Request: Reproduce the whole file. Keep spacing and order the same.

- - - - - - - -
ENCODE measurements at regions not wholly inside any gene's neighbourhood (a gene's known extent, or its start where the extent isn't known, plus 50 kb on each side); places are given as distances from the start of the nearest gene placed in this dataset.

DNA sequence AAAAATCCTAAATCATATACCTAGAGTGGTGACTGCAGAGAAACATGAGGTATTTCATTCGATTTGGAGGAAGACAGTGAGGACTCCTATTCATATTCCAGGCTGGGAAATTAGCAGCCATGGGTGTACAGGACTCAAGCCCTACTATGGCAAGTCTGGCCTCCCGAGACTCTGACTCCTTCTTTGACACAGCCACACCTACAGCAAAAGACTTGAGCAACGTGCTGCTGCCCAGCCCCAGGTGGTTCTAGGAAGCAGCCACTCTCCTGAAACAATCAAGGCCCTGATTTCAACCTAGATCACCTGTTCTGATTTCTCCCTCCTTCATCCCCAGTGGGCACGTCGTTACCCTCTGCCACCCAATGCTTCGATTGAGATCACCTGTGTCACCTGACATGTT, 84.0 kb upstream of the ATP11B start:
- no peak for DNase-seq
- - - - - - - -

ENCODE measurements at regions not wholly inside any gene's neighbourhood (a gene's known extent, or its start where the extent isn't known, plus 50 kb on each side); places are given as distances from the start of the nearest gene placed in this dataset.

DNA sequence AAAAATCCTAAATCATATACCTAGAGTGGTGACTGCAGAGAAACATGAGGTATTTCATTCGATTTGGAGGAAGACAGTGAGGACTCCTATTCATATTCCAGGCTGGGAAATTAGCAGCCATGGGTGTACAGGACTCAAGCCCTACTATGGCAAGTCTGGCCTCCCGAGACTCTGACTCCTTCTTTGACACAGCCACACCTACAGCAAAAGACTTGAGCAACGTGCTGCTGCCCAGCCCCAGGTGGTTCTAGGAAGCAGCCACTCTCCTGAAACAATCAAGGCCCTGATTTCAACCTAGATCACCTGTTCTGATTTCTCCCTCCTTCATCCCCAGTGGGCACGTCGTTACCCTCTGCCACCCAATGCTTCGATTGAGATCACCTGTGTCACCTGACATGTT, 84.0 kb upstream of the ATP11B start:
- no peak for DNase-seq